Hi there,

    Interesting discussion…

    You’d think that thirty years of postmodernism would’ve moved us on from the facile and totally fabricated status division between fine art and craft…

    …but no. It’s still the boring reality that fine artists who sometimes (and often, gasp! – more than once!) work with glass are never labelled ‘glass artists’. No. They’re FINE, don’t you know, and as such to be taken SERIOUSLY as artistes of a higher realm.

    Does a painter even have to answer the ‘why do you use paint all the time’ question? I’ve never heard a painter saying (either apologetically or defensively) that ‘no other medium expresses my voice as well as paint’.

    Somehow we need to rise above this ridiculous and limiting art world snobbery. It’s not in the spirit of artistic creativity, and it exposes those who continue to hold these views as unquestioning followers of outmoded thought.

    Maybe the next thirty years will teach us all to be proud of our creative work and to shun such divisive rubbish. Here’s hoping…

  4. glassmatters November 19, 2008 at 8:53 am - Reply

    Cynthia, I think you make a good point: We all are artists under our skins. However, I desire that gallery-goers understand they are viewing glass when they see my work. I will proudly tell everyone I am working in glass as it is a difficult medium for which one must needs develop special skills and quite a lot of experience.

    You are correct in that I wish my work to be viewed first as art and only then as glass, and that this can be difficult to accomplish when modern galleries prefer more traditional media. I may have an easier time of it here in London than fusers across the pond, particularly as I blow and cast my glass instead of fusing it. Yet I will never allow my work to be labeled generically as “art.” It must be “glass art,” even if that prevents me from showing in certain galleries (as it has).

    I do understand your frustration, however. If the image sequence on your front page shows your latest work, I both congratulate and commiserate.

  5. cynthia November 18, 2008 at 12:46 pm - Reply

    Thanks, Kathleen. I reread what I wrote and kinda thought, “Boy I WAS in a mood, wasn’t I?” But the fact that it ticks me off doesn’t mean it’s not valid (at least for us). Tis the season to fight labels, I suppose.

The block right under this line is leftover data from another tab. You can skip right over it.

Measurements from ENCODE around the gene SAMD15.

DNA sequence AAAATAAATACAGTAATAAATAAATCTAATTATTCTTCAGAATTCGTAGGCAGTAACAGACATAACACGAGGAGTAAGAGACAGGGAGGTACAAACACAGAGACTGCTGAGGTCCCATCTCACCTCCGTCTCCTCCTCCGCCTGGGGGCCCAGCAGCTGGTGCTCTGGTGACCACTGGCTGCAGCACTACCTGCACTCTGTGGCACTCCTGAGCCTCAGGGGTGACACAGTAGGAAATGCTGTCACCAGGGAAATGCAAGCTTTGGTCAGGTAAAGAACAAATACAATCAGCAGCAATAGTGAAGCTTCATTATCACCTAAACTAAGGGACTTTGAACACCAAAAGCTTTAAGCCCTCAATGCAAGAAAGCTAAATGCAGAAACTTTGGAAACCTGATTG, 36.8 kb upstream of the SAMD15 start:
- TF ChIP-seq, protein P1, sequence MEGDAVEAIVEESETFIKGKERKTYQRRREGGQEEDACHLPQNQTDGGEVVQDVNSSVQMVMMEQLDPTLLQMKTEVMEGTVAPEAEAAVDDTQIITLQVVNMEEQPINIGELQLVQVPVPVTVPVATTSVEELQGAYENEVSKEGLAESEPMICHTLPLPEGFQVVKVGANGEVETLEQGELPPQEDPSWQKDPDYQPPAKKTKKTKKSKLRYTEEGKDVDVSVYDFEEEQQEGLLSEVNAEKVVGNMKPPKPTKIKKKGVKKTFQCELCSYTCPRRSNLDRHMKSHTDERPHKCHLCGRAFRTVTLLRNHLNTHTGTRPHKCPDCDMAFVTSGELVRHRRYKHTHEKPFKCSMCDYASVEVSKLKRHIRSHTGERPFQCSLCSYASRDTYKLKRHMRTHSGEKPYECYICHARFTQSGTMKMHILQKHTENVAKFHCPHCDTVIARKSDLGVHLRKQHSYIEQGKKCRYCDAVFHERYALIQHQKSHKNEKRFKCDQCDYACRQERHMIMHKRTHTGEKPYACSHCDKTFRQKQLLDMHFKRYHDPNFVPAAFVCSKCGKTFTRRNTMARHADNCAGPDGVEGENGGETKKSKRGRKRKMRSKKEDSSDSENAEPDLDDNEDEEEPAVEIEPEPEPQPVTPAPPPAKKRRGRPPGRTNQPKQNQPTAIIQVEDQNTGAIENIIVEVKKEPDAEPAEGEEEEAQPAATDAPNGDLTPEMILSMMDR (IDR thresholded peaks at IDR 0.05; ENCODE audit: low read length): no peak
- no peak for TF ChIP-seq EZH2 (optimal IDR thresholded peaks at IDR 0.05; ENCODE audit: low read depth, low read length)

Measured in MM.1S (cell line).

Margaret, I feel for you; my favorite professor in college was an art professor who was very well-known for her quilts and hand-painted fabrics, which were both striking and thought-provoking. At one point she told me that going into fibre was probably the most courageous thing she’d done in her entire life, “because I knew I’d be watching my friends who painted and sculpted get all the recognition while I just sat there doing what I loved best.” What a horrible and wonderful way to spend your life, I suppose.

  6. gyrfrog November 18, 2008 at 11:37 am - Reply

    As a fiber artist who needlesculpts in felt, I have the same problem. I have trouble getting into regular galleries and exhibits that show fine arts instead of crafts. I get really tired of being labeled as a crafter the same as a little ol lady making pot holders or something. And the the crafts shows dont’ like my work because its not pretty and it makes them uncomfortable.

    If I made the same thing in clay it would be art but because its wool its like I’m third class or maybe fifth. and dont’ even talk about the difference in price. Ihave an MFA and my professor told me that I should reconsider my medium.Guess I’m too stubborn to change tho.

    margaret

  7. Kathleen November 18, 2008 at 9:51 am - Reply

    Bravo!

    I never thought of it the way you put it, but you are right. As ‘glass artists’ we shouldn’t limit our creativity to the medium we use.

    Point taken and very well put!
    Kathleen

Comments welcome! (thanks)